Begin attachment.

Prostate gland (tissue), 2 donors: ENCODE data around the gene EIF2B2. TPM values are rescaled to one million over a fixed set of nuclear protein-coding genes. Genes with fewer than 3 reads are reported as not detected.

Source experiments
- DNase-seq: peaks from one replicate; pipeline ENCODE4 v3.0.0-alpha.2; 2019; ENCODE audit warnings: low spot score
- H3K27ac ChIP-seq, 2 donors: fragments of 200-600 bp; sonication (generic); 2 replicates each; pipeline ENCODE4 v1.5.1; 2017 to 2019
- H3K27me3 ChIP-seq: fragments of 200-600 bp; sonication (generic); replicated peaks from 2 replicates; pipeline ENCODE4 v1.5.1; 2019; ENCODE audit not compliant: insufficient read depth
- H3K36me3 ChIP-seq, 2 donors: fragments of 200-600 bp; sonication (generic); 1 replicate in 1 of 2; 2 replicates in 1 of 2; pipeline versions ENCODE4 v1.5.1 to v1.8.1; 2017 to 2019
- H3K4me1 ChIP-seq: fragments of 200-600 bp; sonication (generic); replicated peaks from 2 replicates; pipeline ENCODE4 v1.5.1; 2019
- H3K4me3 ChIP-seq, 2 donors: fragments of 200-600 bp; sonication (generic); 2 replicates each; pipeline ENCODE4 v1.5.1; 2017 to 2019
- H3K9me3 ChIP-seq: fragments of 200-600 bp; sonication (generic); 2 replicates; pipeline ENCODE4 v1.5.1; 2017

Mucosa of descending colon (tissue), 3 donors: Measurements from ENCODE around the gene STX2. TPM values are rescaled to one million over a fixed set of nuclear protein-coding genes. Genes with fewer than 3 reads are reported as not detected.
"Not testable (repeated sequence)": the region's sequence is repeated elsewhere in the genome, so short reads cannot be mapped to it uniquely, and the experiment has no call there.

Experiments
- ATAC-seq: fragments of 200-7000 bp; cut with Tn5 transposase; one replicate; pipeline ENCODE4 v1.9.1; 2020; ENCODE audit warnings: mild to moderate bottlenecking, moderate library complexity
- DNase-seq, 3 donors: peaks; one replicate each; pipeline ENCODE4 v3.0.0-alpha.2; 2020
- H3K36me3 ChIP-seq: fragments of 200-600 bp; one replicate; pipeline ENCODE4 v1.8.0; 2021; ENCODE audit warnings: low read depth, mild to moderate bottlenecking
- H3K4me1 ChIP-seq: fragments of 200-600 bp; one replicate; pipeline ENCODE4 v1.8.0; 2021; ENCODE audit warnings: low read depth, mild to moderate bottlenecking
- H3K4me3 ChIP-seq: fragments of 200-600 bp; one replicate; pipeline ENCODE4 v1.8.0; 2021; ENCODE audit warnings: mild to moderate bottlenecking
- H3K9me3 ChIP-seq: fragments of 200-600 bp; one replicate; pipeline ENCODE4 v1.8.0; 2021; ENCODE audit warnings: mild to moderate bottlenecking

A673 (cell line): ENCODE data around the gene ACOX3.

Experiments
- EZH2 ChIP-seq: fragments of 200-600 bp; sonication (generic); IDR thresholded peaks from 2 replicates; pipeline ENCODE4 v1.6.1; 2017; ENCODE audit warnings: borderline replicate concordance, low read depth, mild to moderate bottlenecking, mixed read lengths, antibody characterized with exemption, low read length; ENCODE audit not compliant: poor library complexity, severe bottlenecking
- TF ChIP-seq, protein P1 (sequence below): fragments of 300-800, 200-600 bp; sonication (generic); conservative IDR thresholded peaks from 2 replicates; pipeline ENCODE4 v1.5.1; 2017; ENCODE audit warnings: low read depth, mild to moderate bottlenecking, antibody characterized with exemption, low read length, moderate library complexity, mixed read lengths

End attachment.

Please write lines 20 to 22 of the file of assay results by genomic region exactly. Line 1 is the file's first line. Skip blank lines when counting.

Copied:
Experiments
- EZH2 ChIP-seq: fragments of 200-600 bp; sonication (generic); IDR thresholded peaks from 2 replicates; pipeline ENCODE4 v1.6.1; 2017; ENCODE audit warnings: borderline replicate concordance, low read depth, mild to moderate bottlenecking, mixed read lengths, antibody characterized with exemption, low read length; ENCODE audit not compliant: poor library complexity, severe bottlenecking
- TF ChIP-seq, protein P1 (sequence below): fragments of 300-800, 200-600 bp; sonication (generic); conservative IDR thresholded peaks from 2 replicates; pipeline ENCODE4 v1.5.1; 2017; ENCODE audit warnings: low read depth, mild to moderate bottlenecking, antibody characterized with exemption, low read length, moderate library complexity, mixed read lengths